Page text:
In the last year, two books have been released that rely on political cartoons to make the case about how we Americans relate to health and health care.
Marion Nestle, author of "Eat Drink Vote: An Illustrated Guide to Food Politics," takes a discerning look at everything from fad diets to the farm bill, all through the eye of political cartoons.
Both Nestle and Benjamin‚ along with "Quest for Health Reform" co-authors Theodore Brown, Susan Ladwig and Elyse Berkman, were on hand at the Public Health Expo on Sunday to sign their books and talk to fans.
"She's my hero," said Sarah Shimer, an APHA member who works on nutrition issues in Alaska, referring to Nestle, who is the Paulette Goddard professor in the Department of Nutrition, Food Studies and Public Health at New York University. "I think she has a realistic approach to public health nutrition."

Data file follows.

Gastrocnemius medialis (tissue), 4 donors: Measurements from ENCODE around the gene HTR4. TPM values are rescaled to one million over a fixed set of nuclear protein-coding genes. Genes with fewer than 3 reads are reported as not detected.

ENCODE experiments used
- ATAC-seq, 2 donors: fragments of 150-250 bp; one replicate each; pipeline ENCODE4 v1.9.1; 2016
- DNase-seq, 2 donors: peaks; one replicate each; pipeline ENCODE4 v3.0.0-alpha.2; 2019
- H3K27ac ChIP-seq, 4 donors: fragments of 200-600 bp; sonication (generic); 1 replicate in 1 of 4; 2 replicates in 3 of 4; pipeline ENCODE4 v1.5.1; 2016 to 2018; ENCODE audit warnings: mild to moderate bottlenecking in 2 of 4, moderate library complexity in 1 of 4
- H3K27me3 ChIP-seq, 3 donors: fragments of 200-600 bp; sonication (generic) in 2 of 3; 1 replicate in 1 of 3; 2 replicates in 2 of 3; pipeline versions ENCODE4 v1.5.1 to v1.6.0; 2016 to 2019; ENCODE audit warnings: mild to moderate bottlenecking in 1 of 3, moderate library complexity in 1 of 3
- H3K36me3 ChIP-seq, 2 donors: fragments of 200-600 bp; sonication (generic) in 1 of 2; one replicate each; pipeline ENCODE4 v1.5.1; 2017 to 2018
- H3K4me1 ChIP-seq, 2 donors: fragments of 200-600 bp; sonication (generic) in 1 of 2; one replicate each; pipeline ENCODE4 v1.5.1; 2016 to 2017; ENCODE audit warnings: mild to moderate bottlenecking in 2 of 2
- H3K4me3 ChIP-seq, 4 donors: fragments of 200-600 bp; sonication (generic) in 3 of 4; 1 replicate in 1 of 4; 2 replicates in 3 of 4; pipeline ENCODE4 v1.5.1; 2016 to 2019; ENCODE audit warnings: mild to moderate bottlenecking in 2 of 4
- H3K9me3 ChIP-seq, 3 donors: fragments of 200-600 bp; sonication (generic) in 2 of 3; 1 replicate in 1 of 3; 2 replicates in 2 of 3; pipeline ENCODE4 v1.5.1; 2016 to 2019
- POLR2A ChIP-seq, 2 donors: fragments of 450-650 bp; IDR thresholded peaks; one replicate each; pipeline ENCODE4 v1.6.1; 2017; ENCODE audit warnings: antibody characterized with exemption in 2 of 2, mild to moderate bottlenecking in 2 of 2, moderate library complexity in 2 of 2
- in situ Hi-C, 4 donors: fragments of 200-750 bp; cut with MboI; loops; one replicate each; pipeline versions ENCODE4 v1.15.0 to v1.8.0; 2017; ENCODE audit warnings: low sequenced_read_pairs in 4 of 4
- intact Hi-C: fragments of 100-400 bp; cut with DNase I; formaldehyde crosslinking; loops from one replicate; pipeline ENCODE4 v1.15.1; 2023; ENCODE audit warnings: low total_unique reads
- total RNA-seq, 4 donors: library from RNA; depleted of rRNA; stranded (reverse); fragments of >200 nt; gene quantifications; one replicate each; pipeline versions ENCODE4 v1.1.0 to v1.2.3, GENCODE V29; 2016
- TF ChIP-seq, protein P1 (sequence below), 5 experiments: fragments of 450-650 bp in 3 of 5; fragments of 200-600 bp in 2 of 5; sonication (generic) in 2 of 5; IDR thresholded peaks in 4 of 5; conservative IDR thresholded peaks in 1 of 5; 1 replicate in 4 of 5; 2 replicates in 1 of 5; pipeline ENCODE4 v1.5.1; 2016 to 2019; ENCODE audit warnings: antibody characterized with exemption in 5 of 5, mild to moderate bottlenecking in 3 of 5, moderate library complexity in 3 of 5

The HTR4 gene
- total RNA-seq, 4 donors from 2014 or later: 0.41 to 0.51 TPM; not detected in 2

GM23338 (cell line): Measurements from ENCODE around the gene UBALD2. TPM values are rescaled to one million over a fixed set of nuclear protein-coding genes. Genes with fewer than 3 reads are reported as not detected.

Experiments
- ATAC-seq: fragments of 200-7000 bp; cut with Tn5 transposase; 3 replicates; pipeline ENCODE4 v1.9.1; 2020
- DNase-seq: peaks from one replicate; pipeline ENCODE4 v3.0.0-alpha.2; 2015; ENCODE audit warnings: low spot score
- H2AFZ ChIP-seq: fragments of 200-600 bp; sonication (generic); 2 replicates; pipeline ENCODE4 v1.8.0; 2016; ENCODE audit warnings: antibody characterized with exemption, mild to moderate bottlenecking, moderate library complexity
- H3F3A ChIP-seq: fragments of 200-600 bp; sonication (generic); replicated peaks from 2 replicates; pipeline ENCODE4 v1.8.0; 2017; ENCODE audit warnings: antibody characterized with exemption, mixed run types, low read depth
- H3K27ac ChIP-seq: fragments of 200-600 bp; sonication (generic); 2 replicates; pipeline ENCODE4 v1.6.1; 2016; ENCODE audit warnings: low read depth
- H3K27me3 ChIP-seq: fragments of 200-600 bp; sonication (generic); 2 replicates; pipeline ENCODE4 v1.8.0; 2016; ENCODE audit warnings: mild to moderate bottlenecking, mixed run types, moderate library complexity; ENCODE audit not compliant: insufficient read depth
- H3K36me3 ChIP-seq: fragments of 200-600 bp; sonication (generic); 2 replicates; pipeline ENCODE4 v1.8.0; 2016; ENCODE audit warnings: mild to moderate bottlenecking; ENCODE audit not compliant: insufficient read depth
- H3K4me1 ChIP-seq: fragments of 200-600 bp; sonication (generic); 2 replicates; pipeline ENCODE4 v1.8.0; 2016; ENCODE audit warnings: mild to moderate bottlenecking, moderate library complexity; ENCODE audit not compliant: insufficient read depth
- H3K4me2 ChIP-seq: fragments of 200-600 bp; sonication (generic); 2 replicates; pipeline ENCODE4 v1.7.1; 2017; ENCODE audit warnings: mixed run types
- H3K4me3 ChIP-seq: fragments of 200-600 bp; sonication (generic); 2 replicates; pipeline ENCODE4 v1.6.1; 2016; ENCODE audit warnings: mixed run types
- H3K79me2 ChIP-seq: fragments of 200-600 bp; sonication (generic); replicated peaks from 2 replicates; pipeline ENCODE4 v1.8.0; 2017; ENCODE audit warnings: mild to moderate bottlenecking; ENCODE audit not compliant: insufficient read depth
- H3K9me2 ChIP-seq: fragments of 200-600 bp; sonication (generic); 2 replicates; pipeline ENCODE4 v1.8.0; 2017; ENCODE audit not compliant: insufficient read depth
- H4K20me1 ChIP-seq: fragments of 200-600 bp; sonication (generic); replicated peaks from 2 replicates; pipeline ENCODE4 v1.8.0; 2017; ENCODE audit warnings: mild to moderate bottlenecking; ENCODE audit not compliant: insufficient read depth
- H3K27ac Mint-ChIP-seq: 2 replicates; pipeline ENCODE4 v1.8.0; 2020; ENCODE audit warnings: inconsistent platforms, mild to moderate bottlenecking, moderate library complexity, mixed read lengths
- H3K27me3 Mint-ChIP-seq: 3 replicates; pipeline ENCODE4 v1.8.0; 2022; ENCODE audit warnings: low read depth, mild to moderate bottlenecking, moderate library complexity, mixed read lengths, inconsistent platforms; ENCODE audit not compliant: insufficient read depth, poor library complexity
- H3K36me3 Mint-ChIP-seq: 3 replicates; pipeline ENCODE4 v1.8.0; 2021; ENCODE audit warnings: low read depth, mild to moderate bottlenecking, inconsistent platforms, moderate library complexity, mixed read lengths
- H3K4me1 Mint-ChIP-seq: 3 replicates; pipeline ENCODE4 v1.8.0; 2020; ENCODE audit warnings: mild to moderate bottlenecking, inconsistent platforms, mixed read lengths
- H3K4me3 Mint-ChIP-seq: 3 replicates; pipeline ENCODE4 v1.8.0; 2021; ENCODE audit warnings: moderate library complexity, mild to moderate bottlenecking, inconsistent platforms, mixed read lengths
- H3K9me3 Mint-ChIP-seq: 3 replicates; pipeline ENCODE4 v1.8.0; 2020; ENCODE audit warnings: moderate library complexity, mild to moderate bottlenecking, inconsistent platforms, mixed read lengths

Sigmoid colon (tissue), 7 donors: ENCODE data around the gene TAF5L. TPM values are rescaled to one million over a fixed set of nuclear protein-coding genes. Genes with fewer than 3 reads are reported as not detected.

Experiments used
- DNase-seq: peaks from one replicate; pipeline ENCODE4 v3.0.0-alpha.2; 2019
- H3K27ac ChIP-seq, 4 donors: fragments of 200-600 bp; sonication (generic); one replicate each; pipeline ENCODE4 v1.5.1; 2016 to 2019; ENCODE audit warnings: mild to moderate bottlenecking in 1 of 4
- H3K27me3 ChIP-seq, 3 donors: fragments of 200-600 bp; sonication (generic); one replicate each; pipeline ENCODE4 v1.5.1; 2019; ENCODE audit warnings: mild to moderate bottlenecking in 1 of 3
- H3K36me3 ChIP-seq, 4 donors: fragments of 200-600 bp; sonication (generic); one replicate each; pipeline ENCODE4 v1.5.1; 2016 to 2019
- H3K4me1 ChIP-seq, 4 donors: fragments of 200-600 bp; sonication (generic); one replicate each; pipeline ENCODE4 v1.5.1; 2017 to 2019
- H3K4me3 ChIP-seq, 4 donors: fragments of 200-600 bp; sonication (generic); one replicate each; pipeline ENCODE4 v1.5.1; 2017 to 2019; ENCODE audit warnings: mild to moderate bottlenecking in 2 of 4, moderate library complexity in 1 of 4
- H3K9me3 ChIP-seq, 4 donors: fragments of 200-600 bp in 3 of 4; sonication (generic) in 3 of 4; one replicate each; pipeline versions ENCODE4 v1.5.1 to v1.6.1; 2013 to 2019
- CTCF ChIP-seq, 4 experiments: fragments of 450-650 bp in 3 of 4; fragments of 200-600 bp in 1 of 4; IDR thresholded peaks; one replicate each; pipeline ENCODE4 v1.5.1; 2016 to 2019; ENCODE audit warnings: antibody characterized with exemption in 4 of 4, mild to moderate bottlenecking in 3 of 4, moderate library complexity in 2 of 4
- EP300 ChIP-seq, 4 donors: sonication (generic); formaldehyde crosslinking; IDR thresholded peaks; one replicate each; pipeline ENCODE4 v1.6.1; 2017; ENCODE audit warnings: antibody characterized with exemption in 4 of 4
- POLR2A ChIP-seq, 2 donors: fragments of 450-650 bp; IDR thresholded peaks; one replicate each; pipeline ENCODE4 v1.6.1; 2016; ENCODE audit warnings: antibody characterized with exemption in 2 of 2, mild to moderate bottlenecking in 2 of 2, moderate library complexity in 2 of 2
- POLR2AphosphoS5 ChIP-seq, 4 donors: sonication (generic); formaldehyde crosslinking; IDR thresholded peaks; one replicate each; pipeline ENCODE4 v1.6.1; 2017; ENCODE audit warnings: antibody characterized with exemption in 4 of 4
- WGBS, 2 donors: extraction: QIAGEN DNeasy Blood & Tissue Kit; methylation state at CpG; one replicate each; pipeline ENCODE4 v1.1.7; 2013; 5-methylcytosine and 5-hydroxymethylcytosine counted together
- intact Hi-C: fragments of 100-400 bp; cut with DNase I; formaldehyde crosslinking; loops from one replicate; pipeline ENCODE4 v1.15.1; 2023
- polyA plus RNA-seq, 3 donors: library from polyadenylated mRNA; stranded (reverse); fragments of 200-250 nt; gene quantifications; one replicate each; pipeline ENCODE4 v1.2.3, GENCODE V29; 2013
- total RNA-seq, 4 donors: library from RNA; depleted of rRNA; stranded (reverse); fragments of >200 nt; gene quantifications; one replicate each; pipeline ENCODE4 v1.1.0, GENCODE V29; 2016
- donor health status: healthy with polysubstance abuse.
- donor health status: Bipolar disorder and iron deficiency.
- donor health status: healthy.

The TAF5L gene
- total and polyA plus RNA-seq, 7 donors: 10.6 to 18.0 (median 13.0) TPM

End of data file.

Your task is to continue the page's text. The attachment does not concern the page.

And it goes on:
Nestle's book deals with the problems of the U.S. food system — everything from low-carb diets to funding for agriculture and farming, all of which she writes are fertile ground for cartoonists.
"Cartoonists do more than entertain," she writes. "They tap into the emotional core of complicated concepts and convey at a glance what might otherwise take pages to explain."
Mary Pittman agreed.
Pittman, who works at the Public Health Institute in Oakland, Calif., bought copies of both Nestle's and Benjamin's books, saying she likes the way the cartoons can show different sides of the story.
"They allow us through satire to look at these thorny issues and maybe see that there is not just a single truth," she said.
To check out the books for yourself, visit APHA Press in the center of the Expo hall.